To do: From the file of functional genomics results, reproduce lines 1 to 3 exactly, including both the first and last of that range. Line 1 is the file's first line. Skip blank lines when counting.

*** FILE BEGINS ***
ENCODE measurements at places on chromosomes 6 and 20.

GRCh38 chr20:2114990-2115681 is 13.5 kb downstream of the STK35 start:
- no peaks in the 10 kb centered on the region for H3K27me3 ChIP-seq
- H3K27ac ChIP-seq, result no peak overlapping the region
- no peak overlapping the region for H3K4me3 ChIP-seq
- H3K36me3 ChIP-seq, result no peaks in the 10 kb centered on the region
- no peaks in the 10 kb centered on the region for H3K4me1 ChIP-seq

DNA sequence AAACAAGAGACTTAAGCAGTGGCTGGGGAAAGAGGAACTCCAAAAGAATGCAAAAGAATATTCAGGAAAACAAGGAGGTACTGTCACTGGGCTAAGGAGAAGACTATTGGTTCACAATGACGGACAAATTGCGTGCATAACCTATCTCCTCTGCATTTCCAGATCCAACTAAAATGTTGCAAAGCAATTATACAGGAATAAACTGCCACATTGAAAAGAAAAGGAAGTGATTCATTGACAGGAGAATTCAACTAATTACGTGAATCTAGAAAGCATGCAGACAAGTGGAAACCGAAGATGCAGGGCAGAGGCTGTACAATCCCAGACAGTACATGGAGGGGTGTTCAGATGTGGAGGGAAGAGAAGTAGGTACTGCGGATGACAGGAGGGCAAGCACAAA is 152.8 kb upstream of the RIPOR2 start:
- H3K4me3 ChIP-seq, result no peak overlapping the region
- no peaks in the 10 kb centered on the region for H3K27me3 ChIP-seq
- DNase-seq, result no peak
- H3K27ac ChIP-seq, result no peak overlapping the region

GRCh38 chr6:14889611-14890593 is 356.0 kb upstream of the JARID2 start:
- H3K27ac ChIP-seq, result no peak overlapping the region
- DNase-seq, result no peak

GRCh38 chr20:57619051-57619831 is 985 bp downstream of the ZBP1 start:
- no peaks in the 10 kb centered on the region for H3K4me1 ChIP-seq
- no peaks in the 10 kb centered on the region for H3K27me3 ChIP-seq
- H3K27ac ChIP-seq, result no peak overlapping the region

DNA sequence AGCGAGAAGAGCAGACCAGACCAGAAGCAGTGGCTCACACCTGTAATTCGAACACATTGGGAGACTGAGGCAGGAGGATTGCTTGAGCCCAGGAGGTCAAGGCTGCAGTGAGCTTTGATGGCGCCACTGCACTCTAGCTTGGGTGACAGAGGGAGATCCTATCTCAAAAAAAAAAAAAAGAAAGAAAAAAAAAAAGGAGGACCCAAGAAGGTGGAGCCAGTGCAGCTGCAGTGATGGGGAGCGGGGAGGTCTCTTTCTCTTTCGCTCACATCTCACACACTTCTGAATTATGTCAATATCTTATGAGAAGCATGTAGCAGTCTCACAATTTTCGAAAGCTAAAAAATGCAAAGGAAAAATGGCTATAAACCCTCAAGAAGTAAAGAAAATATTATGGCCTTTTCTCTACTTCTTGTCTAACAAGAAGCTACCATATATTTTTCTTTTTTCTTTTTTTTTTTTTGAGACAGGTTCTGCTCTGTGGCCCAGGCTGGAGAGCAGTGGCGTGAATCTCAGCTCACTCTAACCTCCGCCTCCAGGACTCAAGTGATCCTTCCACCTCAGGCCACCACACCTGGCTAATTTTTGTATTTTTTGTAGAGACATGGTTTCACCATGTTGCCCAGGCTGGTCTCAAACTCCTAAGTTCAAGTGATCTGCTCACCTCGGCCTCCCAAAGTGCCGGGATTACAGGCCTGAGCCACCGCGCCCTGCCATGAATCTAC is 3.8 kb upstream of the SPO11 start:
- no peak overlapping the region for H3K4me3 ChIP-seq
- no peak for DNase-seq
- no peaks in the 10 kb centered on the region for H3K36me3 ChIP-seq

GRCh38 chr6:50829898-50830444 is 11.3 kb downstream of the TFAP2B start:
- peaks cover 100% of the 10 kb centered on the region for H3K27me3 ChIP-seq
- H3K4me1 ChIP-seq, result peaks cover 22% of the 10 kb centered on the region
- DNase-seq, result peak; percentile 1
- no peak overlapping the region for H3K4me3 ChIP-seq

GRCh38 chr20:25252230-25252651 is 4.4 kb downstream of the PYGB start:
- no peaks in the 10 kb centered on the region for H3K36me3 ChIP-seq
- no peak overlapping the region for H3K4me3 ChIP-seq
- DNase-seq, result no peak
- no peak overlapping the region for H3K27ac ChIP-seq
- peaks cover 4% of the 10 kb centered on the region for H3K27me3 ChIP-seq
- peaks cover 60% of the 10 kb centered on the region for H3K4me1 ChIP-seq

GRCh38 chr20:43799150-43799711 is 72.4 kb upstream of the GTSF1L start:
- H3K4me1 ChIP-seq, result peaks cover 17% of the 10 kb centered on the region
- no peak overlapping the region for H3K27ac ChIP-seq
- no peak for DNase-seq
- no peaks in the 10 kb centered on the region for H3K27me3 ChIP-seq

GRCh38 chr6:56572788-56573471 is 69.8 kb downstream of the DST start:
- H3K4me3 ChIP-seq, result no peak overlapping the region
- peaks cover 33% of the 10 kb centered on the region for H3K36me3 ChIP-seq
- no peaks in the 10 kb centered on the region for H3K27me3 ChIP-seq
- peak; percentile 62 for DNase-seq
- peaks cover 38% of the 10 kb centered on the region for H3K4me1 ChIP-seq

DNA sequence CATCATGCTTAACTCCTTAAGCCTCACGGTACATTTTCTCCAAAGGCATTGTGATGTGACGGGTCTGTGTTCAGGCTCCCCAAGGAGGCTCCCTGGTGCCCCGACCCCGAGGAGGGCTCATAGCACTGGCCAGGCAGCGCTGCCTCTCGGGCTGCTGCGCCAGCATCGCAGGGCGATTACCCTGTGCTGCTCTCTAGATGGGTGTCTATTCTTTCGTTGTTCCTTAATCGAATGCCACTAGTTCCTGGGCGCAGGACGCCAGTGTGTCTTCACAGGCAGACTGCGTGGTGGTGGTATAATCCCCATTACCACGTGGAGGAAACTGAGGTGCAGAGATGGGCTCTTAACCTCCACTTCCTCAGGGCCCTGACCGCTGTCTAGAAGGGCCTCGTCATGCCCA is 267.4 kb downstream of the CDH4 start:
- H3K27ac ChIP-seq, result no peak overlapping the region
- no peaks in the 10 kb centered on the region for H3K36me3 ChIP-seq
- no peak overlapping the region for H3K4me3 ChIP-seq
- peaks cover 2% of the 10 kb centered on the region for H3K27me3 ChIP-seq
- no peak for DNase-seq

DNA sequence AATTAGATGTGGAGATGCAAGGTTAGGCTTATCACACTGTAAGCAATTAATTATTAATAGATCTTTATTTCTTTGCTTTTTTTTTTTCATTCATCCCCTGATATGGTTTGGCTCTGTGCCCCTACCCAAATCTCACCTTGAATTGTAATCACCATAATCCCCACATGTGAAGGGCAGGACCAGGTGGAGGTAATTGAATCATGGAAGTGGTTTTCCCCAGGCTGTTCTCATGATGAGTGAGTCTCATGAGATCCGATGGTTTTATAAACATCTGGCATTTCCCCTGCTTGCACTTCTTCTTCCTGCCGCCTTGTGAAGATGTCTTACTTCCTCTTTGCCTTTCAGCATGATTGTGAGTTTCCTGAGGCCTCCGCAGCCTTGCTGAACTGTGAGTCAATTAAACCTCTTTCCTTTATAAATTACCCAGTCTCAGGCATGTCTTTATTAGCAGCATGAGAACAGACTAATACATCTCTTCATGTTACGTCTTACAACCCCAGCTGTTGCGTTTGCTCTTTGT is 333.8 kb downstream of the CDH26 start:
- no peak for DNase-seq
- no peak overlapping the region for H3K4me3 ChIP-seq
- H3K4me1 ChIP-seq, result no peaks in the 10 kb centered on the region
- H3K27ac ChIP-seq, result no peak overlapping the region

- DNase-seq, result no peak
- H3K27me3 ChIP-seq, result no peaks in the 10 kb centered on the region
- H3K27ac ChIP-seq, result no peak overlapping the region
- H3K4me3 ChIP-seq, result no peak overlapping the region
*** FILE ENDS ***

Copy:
ENCODE measurements at places on chromosomes 6 and 20.

GRCh38 chr20:2114990-2115681 is 13.5 kb downstream of the STK35 start:
- no peaks in the 10 kb centered on the region for H3K27me3 ChIP-seq